mitch672
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Re: Longer range option

Mon Sep 26, 2011 11:40 am

There is a third party mfr working on range extenders for the Leaf, using a pack that would fit in the rear. I heard this last night from the owner of a PHEV conversion company, I can't say any more than this for now. I'm sure we will hear about the product when they are ready to announce it.
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mwalsh
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Re: Longer range option

Mon Sep 26, 2011 11:41 am

I don't know where Richard got the 31kWH pack figure from. But I've also heard 150 miles LA4 / 100 miles RW (real world) for the Infiniti EV.

You may have missed it in the LEAF Limo thread, but I asked the folks from Liberty Electric if they'd give consideration to marketing the extender pack they're developing for the limo, if aftermarket demand was sufficient and any technical limitations could be overcome. They seemed quite willing to consider the possibility.
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JPWhite
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Re: Longer range option

Sat Nov 05, 2011 3:23 am

portableal wrote:I would be more than happy to give up that pit area in the rear hatch for a larger battery pack. all the other SUV's that are like the layout of the 5 door "Leaf" don't have a pit. whether its because of the gas tank or spare tire there is no room for one. i'm sure they could make a "either/or" bracket system and heavy duty plug that could make it an option.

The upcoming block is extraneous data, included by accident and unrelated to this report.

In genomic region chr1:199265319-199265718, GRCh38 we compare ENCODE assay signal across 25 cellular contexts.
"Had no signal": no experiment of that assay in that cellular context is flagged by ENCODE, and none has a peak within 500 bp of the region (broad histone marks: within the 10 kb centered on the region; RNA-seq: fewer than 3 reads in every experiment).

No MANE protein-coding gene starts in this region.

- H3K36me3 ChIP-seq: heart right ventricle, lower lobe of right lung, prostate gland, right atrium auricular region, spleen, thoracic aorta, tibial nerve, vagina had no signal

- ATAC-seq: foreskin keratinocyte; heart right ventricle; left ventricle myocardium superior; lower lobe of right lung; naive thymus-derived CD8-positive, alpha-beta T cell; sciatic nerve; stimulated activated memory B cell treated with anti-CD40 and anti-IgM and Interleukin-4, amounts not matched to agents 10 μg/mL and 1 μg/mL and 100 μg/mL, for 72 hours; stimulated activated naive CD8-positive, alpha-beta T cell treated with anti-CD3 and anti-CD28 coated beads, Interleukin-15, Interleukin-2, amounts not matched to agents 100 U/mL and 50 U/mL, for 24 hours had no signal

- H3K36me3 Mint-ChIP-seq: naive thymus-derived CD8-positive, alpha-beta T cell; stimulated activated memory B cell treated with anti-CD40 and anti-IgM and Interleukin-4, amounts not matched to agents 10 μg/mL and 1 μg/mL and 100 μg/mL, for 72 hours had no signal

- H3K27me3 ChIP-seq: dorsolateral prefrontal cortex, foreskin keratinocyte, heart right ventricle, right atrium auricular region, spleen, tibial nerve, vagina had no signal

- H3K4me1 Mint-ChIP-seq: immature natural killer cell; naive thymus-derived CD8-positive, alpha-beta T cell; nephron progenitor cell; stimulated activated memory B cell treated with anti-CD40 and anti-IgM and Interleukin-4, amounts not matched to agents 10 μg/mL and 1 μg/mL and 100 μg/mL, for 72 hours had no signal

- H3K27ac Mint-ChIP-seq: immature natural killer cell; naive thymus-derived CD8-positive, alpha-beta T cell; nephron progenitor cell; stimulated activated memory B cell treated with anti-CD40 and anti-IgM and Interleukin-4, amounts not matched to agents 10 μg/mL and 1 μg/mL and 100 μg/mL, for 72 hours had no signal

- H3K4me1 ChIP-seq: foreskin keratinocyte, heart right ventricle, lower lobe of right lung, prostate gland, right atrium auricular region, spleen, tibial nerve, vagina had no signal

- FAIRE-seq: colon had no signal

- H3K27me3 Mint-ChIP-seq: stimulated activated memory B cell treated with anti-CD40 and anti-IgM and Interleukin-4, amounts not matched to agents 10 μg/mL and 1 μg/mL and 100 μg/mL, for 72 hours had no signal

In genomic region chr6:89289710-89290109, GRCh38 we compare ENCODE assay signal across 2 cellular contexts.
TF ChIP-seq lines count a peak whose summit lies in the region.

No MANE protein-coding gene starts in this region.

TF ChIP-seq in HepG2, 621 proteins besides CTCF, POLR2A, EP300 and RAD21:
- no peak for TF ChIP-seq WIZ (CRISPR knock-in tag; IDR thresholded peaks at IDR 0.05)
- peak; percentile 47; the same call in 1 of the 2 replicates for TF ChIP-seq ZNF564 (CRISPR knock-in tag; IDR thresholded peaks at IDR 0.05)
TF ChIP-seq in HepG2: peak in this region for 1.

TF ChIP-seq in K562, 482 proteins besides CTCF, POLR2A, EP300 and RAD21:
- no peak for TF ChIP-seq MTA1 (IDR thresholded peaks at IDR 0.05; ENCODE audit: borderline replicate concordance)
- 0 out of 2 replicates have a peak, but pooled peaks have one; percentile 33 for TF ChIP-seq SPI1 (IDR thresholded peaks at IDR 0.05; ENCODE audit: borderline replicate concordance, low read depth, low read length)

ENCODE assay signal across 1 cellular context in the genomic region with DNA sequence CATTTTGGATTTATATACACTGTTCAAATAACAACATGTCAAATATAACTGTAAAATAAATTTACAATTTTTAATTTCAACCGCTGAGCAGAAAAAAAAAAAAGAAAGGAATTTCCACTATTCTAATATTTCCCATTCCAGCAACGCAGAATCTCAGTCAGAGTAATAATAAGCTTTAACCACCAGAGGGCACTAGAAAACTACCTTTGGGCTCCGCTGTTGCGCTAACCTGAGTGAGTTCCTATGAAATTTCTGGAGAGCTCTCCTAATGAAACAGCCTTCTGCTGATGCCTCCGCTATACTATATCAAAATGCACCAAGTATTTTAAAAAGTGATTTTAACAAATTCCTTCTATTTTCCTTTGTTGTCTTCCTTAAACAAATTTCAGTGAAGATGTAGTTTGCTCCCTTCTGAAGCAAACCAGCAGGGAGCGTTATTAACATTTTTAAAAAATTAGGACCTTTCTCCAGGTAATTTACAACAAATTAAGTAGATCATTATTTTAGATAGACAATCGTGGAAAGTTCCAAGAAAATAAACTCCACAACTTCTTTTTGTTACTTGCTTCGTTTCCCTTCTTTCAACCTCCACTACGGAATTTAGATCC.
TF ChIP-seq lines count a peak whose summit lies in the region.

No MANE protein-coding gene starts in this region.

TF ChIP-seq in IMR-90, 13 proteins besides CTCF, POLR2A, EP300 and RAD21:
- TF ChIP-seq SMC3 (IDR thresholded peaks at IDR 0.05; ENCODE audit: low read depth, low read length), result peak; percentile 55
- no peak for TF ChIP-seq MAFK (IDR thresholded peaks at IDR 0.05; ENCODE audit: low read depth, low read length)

if its only a 50mile pack 2 guys might be able to lift it out and only install it for longer trips when needed. or just stop in a rental store on there way out of town. i really believe an extra 50 miles would give most people the comfort zone to remove "range anxiety" from the concerns of owning a "Leaf".
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JPWhite
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Re: Longer range option

Sat Nov 05, 2011 3:30 am

mitch672 wrote:There is a third party mfr working on range extenders for the Leaf, using a pack that would fit in the rear. I heard this last night from the owner of a PHEV conversion company, I can't say any more than this for now. I'm sure we will hear about the product when they are ready to announce it.
Perfect except one thing. Being a 3rd party one would be concerned how it would affect the warranty on the main battery pack. If Nissan sold and installed/warranted it, that would be much more palatable. IMHO an aftermarket 'extender pack' will be a good buy once the battery warranty has run out and folks either want extended range and/or to replenish lost battery capacity.
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Caracalover
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Re: Longer range option

Sat Nov 05, 2011 7:20 am

JPWhite wrote:
mitch672 wrote:There is a third party mfr working on range extenders for the Leaf, using a pack that would fit in the rear. I heard this last night from the owner of a PHEV conversion company, I can't say any more than this for now. I'm sure we will hear about the product when they are ready to announce it.